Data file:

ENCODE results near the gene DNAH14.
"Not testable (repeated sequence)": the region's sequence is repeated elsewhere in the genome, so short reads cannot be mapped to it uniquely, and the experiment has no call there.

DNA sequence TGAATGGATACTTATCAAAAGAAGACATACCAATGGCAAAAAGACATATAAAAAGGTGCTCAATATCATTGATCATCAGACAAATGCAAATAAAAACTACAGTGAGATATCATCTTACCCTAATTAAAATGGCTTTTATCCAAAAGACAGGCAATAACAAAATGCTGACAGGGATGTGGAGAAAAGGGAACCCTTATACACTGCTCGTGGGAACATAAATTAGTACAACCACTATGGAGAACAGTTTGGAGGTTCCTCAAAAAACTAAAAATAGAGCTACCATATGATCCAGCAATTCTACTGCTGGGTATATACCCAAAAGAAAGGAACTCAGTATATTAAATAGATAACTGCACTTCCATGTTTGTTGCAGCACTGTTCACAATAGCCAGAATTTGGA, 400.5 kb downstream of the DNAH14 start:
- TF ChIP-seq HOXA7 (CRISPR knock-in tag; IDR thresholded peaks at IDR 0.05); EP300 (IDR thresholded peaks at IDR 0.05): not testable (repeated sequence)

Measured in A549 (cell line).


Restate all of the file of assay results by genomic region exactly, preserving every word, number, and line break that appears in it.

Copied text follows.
ENCODE results near the gene DNAH14.
"Not testable (repeated sequence)": the region's sequence is repeated elsewhere in the genome, so short reads cannot be mapped to it uniquely, and the experiment has no call there.

DNA sequence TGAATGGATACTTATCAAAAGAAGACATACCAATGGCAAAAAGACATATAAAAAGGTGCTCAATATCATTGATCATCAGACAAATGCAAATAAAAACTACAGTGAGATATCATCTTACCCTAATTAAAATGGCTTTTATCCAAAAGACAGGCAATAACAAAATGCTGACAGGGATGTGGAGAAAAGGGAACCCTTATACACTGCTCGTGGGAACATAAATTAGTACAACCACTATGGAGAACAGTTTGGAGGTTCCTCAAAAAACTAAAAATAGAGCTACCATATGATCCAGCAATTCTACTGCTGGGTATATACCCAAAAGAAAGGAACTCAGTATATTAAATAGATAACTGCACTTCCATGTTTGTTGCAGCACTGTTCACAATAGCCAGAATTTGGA, 400.5 kb downstream of the DNAH14 start:
- TF ChIP-seq HOXA7 (CRISPR knock-in tag; IDR thresholded peaks at IDR 0.05); EP300 (IDR thresholded peaks at IDR 0.05): not testable (repeated sequence)

Measured in A549 (cell line).